You can bake the fritters in the oven at 350°F for about 12 minutes (until golden brown).  Add a little more baking mix to make them hold their shape better.

If you are not gluten intolerant, than a wheat-based baking mix can be substituted.

Mini Apple Fritters PDF

Tomato and Basil Bruschetta

Local produce is still in full swing, and I couldn’t resist sampling another recipe with the Growing Garden’s organic tomatoes and bunched basil.

I chose to make tomatoes the focus this month for another reason as well – September marked the launch of a farm-to-school program in Whatcom County schools.  The idea is to feature one locally/Washington grown produce item at participating schools each month so there is a greater connection between local schools and farmers.  September is tomato month in the Northwest, so it was the obvious choice (next month is broccoli/cauliflower month).

While looking for recipes, I learned something new: bruschetta actually only refers to the bread once it has been toasted and rubbed with olive oil and raw garlic.  I always assumed it referred to the whole kit and caboodle!  Regardless, it is a popular antipasti (or appetizer) in Italy and is very easy to make.

In addition to the Growing Garden’s tomatoes and basil, I also used the locally produced BIJA Greek extra virgin olive oil.  For the bruschetta, I wanted to have a couple of options, so I used the local Breadfarm hoagies and Against the Grain Gourmet’s gluten-free baguette (which is my current gf obsession!).  My husband suggested the hoagies, which worked out really well and I definitely recommend giving them a try.  I must say, it was like flies being drawn to honey once I had the samples ready – they were gone before I knew it.  Usually only demos involving chocolate go that fast!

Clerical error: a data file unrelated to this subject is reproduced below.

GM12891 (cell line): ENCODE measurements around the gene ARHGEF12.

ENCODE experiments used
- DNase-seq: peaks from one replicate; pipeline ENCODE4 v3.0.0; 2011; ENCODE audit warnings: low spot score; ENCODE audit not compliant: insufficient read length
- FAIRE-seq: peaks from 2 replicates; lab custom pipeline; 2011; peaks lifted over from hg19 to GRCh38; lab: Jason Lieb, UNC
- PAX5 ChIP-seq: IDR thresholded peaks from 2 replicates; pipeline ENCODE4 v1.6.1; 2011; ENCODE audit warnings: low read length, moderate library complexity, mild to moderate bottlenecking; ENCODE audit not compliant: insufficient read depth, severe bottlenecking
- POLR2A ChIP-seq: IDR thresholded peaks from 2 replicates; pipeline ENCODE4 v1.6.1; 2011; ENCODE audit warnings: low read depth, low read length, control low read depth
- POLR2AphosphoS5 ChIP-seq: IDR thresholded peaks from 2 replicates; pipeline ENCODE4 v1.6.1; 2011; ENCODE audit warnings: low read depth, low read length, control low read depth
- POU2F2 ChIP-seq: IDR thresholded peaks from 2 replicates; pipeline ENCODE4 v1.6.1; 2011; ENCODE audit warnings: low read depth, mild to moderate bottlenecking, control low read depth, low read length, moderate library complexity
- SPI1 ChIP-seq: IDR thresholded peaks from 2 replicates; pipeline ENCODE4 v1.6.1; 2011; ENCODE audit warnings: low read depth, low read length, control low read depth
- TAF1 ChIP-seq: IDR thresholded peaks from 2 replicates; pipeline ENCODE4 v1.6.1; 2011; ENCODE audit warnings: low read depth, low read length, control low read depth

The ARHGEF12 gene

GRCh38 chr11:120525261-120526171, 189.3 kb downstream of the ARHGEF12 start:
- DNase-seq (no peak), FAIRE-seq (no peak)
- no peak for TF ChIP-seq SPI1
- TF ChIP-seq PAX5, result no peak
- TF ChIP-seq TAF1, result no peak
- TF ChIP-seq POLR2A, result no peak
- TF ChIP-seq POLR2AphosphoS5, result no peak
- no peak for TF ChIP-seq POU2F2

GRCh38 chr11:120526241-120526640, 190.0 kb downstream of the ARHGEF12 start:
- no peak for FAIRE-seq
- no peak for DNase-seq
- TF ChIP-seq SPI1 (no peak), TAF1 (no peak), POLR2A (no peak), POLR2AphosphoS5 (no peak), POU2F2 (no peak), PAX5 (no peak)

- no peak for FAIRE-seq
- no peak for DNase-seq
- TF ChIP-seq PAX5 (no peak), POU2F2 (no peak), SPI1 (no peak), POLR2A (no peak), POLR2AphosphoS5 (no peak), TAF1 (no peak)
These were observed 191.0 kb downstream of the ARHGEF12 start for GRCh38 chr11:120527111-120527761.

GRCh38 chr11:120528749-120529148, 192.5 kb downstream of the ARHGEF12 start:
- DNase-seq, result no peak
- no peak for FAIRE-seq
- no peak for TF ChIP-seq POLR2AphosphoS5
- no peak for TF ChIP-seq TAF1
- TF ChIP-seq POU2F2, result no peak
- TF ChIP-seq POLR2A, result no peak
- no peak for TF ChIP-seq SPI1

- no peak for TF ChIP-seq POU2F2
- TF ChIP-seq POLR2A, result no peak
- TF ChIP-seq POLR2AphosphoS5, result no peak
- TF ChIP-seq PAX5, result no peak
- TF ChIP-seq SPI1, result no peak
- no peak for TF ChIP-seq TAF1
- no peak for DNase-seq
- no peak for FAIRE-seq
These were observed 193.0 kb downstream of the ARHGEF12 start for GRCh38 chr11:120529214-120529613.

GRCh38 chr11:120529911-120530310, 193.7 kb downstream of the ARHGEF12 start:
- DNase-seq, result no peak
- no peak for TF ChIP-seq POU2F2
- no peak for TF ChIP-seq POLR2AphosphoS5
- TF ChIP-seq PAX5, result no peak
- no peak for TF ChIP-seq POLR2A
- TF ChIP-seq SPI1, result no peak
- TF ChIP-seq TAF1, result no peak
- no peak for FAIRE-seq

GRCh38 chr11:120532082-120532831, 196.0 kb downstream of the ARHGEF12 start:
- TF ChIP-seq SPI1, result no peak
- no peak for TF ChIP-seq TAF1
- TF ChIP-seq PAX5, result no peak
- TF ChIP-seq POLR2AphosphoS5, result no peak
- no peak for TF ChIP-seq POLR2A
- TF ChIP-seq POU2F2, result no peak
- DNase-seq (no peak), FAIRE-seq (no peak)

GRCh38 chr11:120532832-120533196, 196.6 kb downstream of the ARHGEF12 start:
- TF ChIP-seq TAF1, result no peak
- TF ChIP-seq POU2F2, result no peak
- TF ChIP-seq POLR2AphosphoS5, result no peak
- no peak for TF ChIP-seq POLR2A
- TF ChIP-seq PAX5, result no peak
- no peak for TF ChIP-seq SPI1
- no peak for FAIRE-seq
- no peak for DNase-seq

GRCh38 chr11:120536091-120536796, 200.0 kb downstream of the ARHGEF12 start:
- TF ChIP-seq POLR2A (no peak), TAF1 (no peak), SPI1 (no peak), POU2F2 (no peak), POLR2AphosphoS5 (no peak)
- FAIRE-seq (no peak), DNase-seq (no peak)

Tomato and Basil Bruschetta, made with local ingredients © 2011 Sassy Sampler

Tomato and Basil Bruschetta


  • 6 large Roma tomatoes or 5-6 in-season  tomatoes
  • 2 large cloves of garlic, chopped
  • 2 cloves of garlic, peeled
  • 2-3 T extra virgin olive oil, + more for brushing bread
  • 2 1/2 t balsamic vinegar
  • 3 T freshly chopped basil, about 10-12 leaves
  • 1/2 t sea salt
  • 1/4 t fresh cracked pepper
  • Baguette, cut into 1/2”-1” slices (Gluten-free – can use Against the Grain Gourmet baguette or the Olivia baguette, which is made in Seattle)
  • Grated Parmesan Reggiano


  1. Whisk the chopped garlic, vinegar, salt, pepper and basil in a large bowl.
  2. Add the oil in a slow drizzle and whisk to combine.
  3. Add the tomatoes and let them sit at room temperature for about 20 minutes.